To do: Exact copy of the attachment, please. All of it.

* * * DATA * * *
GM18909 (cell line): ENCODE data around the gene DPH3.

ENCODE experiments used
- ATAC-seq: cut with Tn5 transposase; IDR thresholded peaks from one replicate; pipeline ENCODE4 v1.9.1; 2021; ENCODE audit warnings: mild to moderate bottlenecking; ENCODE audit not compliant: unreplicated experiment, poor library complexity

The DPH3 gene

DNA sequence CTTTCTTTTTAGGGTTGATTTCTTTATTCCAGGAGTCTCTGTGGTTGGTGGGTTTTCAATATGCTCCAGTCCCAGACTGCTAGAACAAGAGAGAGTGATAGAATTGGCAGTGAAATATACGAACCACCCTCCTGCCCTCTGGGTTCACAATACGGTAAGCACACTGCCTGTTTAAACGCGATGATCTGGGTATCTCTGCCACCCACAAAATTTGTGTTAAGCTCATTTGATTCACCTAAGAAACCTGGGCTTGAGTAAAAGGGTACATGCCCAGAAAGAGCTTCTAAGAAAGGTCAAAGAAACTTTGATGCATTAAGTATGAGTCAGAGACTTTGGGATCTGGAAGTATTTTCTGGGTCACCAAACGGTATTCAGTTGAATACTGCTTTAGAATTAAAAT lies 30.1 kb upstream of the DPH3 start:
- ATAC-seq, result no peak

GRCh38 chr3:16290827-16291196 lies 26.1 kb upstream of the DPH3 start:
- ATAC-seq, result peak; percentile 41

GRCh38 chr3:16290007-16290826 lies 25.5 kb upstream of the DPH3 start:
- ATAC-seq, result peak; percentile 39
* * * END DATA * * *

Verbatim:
GM18909 (cell line): ENCODE data around the gene DPH3.

ENCODE experiments used
- ATAC-seq: cut with Tn5 transposase; IDR thresholded peaks from one replicate; pipeline ENCODE4 v1.9.1; 2021; ENCODE audit warnings: mild to moderate bottlenecking; ENCODE audit not compliant: unreplicated experiment, poor library complexity

The DPH3 gene

DNA sequence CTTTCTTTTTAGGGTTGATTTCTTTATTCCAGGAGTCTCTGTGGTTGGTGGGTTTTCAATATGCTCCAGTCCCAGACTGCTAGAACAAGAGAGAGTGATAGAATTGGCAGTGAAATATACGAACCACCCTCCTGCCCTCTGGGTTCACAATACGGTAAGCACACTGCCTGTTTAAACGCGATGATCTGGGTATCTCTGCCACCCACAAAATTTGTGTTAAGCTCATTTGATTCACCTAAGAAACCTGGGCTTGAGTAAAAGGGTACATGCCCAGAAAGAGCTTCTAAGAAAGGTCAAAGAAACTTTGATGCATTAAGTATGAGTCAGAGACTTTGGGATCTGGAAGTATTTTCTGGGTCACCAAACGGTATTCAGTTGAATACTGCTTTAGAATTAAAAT lies 30.1 kb upstream of the DPH3 start:
- ATAC-seq, result no peak

GRCh38 chr3:16290827-16291196 lies 26.1 kb upstream of the DPH3 start:
- ATAC-seq, result peak; percentile 41

GRCh38 chr3:16290007-16290826 lies 25.5 kb upstream of the DPH3 start:
- ATAC-seq, result peak; percentile 39